In rehearsals and certain performances, we sat in choir stalls in our school Chapel and after each year when students left, you would slowly make your way up the row to the front. It was so lovely because as I progressed further up the row, I was given more opportunities to develop my solo singing within the choir and undertake more responsibilities. This culminated in eventually me becoming Row Leader and during Year 13, I was chosen to be Head of Chapel Choir, which was and still is a position which meant so much to me. Having been a part of the choir going on five years at that point, it was such a lovely role to have to bring my time at Harrogate Ladies’ College to an end. Within this role my confidence in my own music ability grew massively. I was tasked with leading the choir during services, performances, keeping the beat during the unaccompanied morning Amen’s in Chapel (a much harder task than it originally seemed!) and regularly singing solos.

During my time so far as a Biomedical Science student at the University of Kent, all of the extra-curricular music activities has been a lovely way for me to relax away from my studies. I have been extremely lucky and grateful to be a part of the University Chorus, Chamber Choir, Cecilian Choir and a recipient of the Music Performance Scholarship. The Chamber Choir sang at the Cathedral for the Carol Service in December, and I’m currently singing the role of the Queen of Hearts for a production of Alice in Wonderland, and looking forward to singing in Canterbury Cathedral with the Chorus, Chamber Choir and at Choral Evensong with the Cecilian Choir later in the year.

Without borders: Laura Osswald reflects

This year, the Music department is delighted to welcome Erasmus student, Laura Osswald, here for two terms as part of her studies in the School of Psychology. Here, Laura reflects on what music means for her and getting involved in the musical life of the University.


Music has always been a very important part of my life. I have been playing the recorder and the cello for 15 and 13 years respectively. In various orchestras and ensembles from Baroque to contemporary music, some of them international, I have experienced how music does not know any borders.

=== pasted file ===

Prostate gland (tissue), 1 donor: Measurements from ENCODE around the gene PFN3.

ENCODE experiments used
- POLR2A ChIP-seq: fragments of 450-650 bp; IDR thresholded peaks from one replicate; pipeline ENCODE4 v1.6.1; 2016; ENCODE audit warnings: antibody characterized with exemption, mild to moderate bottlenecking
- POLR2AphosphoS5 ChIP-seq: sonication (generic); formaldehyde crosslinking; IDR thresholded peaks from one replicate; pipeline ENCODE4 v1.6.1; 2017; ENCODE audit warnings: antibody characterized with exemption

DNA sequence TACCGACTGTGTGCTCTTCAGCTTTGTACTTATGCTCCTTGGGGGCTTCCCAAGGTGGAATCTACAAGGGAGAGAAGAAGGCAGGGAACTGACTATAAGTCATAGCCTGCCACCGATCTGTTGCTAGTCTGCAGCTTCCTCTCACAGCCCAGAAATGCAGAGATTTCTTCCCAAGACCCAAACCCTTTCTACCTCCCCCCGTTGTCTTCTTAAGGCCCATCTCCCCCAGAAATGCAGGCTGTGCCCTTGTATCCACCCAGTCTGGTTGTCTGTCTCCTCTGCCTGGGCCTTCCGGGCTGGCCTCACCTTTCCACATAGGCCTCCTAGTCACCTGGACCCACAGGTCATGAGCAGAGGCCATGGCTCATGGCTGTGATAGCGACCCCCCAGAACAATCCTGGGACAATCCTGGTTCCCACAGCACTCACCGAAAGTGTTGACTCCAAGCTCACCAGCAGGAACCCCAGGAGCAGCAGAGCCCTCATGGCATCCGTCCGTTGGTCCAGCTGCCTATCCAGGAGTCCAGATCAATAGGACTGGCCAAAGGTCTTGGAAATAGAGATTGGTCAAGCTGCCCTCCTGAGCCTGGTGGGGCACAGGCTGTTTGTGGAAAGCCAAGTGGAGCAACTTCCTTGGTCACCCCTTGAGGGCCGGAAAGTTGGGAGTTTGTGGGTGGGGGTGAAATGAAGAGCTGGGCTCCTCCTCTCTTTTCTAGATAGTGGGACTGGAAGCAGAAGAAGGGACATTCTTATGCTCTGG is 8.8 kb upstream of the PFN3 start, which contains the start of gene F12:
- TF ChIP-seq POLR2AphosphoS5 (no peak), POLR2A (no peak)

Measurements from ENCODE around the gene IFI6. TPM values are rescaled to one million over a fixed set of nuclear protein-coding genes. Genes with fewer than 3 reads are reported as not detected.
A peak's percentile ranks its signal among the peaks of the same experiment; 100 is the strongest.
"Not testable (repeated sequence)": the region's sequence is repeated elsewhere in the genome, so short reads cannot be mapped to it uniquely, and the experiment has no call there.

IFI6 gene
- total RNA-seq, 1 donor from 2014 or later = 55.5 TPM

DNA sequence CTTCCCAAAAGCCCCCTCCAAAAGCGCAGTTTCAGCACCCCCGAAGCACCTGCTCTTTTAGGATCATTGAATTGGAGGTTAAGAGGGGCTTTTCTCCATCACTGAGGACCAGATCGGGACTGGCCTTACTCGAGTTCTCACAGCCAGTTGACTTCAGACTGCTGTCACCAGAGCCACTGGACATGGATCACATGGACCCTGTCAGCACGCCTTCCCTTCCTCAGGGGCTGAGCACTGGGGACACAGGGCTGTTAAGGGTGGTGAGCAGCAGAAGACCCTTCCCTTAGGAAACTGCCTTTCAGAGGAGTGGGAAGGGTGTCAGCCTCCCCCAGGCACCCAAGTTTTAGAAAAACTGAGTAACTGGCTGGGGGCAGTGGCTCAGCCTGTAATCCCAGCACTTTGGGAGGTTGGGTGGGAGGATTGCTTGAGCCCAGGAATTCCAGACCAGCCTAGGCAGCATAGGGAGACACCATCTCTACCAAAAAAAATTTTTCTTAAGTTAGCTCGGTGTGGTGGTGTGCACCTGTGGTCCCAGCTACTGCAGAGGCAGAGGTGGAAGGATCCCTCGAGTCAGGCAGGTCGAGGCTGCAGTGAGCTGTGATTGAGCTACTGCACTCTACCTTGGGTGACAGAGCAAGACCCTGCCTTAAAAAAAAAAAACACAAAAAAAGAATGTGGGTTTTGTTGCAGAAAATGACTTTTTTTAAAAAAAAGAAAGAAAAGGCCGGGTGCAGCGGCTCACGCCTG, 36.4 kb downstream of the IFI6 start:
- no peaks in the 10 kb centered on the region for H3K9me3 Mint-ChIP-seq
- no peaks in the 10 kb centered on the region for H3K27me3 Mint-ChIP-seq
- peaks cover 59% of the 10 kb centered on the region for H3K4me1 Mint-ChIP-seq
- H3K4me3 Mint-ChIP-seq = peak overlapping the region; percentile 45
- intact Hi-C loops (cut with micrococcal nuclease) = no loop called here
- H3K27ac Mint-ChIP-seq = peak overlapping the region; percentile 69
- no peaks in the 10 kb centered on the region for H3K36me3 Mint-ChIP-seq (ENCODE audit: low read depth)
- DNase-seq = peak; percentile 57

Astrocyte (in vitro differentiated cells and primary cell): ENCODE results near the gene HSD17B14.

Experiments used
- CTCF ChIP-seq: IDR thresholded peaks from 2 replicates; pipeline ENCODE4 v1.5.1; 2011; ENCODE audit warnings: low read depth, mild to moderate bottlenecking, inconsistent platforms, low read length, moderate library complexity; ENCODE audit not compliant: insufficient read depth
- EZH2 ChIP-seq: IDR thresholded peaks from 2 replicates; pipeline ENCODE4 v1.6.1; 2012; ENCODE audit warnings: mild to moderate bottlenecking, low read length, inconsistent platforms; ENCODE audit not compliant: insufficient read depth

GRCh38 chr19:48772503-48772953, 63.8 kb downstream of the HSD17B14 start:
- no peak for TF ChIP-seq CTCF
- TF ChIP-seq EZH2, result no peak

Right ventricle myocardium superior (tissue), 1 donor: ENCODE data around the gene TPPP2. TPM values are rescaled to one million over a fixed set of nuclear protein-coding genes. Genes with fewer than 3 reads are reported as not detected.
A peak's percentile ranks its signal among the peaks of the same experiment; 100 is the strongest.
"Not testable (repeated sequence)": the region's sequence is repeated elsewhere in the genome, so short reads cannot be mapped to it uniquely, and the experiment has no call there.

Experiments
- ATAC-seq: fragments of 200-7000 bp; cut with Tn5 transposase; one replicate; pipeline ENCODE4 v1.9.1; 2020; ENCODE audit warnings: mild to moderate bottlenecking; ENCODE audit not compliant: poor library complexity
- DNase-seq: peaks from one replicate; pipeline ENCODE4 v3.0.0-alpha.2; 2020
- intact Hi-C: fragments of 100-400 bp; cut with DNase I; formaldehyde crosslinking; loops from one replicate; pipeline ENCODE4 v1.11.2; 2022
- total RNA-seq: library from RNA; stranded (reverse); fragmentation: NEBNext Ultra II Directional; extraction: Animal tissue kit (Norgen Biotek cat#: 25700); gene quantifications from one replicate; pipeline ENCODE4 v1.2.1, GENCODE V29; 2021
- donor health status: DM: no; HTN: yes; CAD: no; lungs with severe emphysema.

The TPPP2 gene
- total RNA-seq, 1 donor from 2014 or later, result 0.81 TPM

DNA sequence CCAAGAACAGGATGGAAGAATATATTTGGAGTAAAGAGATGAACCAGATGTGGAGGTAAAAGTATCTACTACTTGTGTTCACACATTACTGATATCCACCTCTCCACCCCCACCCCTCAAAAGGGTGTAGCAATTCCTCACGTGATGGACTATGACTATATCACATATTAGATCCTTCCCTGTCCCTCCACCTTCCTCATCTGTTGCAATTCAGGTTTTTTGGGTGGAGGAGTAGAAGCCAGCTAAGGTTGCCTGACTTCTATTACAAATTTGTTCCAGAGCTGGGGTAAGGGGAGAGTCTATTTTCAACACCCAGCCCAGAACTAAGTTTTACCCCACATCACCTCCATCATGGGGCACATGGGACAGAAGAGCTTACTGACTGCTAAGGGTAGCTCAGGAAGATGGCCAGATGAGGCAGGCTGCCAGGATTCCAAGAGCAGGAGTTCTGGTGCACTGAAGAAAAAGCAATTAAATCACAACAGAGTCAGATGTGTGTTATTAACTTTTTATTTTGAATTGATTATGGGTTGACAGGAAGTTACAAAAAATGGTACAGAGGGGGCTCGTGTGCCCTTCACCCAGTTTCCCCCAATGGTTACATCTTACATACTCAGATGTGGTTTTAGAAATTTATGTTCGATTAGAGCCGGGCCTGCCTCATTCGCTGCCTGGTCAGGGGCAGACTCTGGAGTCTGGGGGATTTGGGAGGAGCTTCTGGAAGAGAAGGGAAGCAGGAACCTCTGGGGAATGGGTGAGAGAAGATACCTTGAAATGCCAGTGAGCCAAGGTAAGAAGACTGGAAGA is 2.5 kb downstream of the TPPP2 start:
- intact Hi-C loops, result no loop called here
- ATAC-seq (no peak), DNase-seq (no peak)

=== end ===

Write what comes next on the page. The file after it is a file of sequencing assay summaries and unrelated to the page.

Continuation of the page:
Making music together with others has always been a great pleasure for me – creating something amazing with people who share your passion is just wonderful. I started studying Psychology in Würzburg, Germany in April 2018 and since then I belong to the Academic Orchestra and a choir. I am very happy about that, not only because of the great music we make, but also because I have met so many nice people from different backgrounds, studying different subjects. Therefore, when I applied for Erasmus at the University of Kent, I was very glad to read about the Music Department with all its various possibilities.

During Welcome Week, I first got in touch with members of the Music Society and they were very friendly and welcoming from the start! In the following weeks, I joined the Symphony Orchestra and the Cecilian Choir, the String Sinfonia and the Pops Orchestra – I didn’t quite expect to be this involved with music at Kent, but I am more than happy about it and enjoy playing in these groups very much! In addition to the regular ensembles, there are some smaller formations for various occasions. Together with Jeni, a violist, I played a duet in the second Open Mic Night of the Music Society. Two weeks ago, I played in a concert in Calais with the University  Camerata which was a great experience and I feel very honoured that I was selected for this ensemble.

The second concert in Kent for me was the Nostalgia Night with the Cecilian Choir.

I am very excited for our next performance, the meditative Advent Breathing Space with Christmas carols and antiphons in a candlelit medieval church this Friday.

Even though you cannot study music on the University’s Canterbury campus, the Music Department offers an amazing variety of opportunities for students who want to get involved. It feels like all the different musicians and ensembles are part of one big family. I am very grateful to be part of that family.